Design and understanding of encapsulated perovskite solar cells to withstand temperature cycling†
The performance of perovskite solar cells has rapidly increased above 22%, and their environmental stability is also progressing. However, the mismatch in thermal expansion coefficients and low fracture energy of layers in perovskite solar cells raise a concern as to whether devices can withstand mechanical stresses from temperature fluctuations. We measured the fracture energy of a perovskite film stack, which was shown to produce 23.6% efficiency when incorporated in a monolithic perovskite-silicon tandem. We found that the fracture energy increased by a factor of two after 250 standardized temperature cycles between −40 °C and 85 °C and a factor of four after laminating an encapsulant on top of the stack. In order to observe how the increased mechanical stability translated from film stacks to device performance and reliability, we carried out a comparative study of perovskite solar cells packaged between glass and two commonly used encapsulants with different elastic moduli. We demonstrated that solar cells encapsulated with a stiffer ionomer, Surlyn, severely decreased in performance with temperature cycling and delaminated. However, the solar cells encapsulated in softer ethylene vinyl acetate withstood temperature cycling and retained over 90% of their initial performance after 200 temperature cycles. This work demonstrates a need for an encapsulant with a low elastic modulus to enable mechanical stability and progress toward 25 year operating lifetime.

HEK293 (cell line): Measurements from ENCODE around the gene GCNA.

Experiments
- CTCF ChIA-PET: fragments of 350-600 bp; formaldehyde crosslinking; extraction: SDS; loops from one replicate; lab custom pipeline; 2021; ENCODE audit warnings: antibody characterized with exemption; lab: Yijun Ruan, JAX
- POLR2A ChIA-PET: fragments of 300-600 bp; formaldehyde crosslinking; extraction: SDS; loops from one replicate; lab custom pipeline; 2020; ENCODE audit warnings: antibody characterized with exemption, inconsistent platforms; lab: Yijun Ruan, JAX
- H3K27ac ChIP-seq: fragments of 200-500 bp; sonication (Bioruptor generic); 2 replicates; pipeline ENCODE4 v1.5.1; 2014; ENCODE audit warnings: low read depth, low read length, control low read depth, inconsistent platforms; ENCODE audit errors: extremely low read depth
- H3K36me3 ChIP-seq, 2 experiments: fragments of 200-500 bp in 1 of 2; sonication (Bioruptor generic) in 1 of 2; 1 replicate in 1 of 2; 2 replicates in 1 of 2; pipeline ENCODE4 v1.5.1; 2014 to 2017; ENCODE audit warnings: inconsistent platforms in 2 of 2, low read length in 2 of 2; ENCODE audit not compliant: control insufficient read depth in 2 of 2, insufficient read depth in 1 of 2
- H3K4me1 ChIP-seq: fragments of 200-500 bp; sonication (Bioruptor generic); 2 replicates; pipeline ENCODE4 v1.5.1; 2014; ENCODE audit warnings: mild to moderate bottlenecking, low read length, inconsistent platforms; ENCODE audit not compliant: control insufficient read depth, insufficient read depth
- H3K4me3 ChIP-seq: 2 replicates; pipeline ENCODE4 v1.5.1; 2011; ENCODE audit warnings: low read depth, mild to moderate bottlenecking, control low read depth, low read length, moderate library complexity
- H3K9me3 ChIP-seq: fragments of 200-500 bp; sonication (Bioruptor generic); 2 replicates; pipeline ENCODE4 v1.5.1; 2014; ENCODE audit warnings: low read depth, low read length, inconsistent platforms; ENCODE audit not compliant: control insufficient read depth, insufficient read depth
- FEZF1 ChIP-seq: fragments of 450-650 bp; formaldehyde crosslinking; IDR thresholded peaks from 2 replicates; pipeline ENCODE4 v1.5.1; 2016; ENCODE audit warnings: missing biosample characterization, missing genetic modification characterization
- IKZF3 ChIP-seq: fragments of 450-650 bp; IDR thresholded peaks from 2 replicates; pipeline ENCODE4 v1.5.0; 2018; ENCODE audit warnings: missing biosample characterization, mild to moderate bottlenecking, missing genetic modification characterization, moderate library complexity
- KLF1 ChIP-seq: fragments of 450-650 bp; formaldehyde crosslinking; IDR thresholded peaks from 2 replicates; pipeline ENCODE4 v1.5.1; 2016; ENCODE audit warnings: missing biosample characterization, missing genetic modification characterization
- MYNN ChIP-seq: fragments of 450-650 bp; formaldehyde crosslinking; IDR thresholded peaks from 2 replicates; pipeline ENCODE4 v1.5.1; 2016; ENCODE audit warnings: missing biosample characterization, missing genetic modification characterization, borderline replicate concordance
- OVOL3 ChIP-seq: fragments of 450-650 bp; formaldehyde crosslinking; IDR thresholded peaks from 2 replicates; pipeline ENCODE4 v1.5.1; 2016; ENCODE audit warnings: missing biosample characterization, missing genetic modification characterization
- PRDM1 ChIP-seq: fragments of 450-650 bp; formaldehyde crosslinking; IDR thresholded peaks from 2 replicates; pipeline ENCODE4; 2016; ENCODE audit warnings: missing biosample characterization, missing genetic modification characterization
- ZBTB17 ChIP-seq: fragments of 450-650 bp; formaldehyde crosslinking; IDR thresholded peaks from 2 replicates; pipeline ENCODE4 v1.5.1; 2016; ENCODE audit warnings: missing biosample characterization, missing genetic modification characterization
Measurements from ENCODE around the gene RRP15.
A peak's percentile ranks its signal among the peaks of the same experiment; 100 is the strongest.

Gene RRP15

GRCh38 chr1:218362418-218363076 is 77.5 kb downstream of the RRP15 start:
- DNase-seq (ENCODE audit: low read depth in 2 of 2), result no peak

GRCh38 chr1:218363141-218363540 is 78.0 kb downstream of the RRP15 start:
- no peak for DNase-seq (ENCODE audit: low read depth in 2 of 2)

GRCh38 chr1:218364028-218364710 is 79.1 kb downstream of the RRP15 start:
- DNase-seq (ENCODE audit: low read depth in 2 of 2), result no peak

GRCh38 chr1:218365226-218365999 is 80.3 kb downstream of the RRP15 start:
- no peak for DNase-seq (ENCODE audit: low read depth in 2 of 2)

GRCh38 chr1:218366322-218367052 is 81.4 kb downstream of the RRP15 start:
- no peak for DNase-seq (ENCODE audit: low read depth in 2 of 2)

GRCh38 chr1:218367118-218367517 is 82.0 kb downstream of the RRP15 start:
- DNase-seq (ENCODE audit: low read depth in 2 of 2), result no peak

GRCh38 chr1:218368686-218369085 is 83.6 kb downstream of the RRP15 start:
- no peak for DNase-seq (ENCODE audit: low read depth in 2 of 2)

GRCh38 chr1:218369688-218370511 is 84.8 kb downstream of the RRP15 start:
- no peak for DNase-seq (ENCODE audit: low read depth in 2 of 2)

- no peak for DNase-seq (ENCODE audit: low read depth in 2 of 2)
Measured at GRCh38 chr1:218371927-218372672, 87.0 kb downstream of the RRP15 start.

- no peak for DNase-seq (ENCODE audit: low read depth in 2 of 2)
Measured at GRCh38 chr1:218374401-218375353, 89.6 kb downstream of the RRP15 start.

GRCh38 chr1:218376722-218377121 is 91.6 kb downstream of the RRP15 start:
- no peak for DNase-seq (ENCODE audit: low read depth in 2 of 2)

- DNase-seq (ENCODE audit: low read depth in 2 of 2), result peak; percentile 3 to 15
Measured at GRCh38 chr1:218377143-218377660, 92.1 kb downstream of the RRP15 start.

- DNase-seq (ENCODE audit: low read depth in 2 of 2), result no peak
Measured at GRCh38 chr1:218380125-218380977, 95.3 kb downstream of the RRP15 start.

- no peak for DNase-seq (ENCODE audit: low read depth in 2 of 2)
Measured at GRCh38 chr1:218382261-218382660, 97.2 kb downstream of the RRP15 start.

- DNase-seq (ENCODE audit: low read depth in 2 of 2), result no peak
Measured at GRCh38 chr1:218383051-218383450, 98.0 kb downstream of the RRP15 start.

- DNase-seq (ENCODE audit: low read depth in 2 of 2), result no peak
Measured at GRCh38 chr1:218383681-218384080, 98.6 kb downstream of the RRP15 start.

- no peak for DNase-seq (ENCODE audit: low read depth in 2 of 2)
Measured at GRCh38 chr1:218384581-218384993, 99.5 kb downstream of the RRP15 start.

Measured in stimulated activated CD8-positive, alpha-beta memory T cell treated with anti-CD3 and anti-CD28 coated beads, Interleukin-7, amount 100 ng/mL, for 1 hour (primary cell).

- This article is part of the themed collection: 2018 Energy and Environmental Science HOT Articles